A call for Israeli politics to return to core, humanistic values

How has it come to this?

WORKERS COUNT ballots of quarantined voters, at a tent in the Central Elections Committee warehouse in Shoham in March. (Flash90)  (photo credit: FLASH90)
WORKERS COUNT ballots of quarantined voters, at a tent in the Central Elections Committee warehouse in Shoham in March. (Flash90)
(photo credit: FLASH90)
As an educator of more than 30 years, the upcoming election should provide the perfect opportunity to engage my students on subjects such as democracy, human rights, nation-state, the welfare state, societal divides, leadership and minorities. Ordinarily, these issues are relevant and important. They go to the very heart of who we are. They touch and effect all of our lives. Yet neither I nor my students are interested. They are sick and tired of politics. And so am I!
Growing up, an election was a special event, one to be cherished and respected. It brought palpable excitement. It occurred once every four of five years; twice a decade, like the Olympics or the World Cup. It had meaning, importance, hope. If you supported the ruling party, it forced them to reenergize their agenda after several years in power. If you supported the opposition party, it gave you a sense of hope and opportunity. 
I now have a 20-year-old son who by March 2021 will have voted four times. He’s an intelligent and informed young man. Two years ago, preparing for his first visit to the polling station, he researched the party platforms and made an informed decision. Politics interested him. Yet now it is just a joke to him, and that is a travesty.
How has it come to this? 
Over the last two years, what were once considered core, humanistic values have been totally eradicated and ground to dust. I am not referring to democracy or human rights, but to values such as truth, honesty, trust and promise. I was recently asked how we should approach the topic of the elections with our students. Yet what is the point of discussing politics when our fundamental value system no longer exists? 
It would be much easier to voice these concerns if I could criticize a particular section of the political system in Israel. Yet these alarm bells are ringing with regard to all politicians and all parties, the entire political spectrum: Jew and Arab, secular and religious, Left and Right – every single one is guilty as sin.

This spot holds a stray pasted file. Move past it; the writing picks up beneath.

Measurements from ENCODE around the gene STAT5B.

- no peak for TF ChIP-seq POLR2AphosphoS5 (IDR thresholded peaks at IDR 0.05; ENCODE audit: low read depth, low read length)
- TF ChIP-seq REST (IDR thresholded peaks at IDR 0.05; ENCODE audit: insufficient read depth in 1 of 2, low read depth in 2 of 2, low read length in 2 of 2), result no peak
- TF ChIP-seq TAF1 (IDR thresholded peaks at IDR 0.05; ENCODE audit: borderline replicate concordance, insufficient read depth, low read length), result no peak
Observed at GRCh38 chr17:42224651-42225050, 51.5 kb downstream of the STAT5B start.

For the last two years, politicians have lied, cheated and covered up. They have based decisions on their own political and personal gain. They have claimed to support one agenda and made promises to their electorate, and then cynically performed U-turns and supported exactly that which they spent months criticizing and even demonizing. They have embraced those whom they despise both on public and personal levels, and they have abandoned their electorate who gained nothing but feelings of neglect and desertion. They have ripped hope from the hearts of their most ardent supporters in order to keep their own heads above water.
This is not a time to discuss peace, foreign workers, army conscription or even the pandemic. These are important issues that need solving. But they cannot be solved by people and parties that do not share the most basic values or a common language. The public discourse that has enveloped this country for the last two years needs to be ripped up. We need to start again. Rehashing the same subjects will not improve our society but will simply duplicate, or perhaps worsen that which has gone before. 
Instead, we need to reexamine who we are, what matters to us, what our core values are and if and why they are important. Only after that conversation has occurred and those foundation stones re-laid can we begin to start healing a very fractured world.
The writer is principal at Ankori High School in Tel Aviv.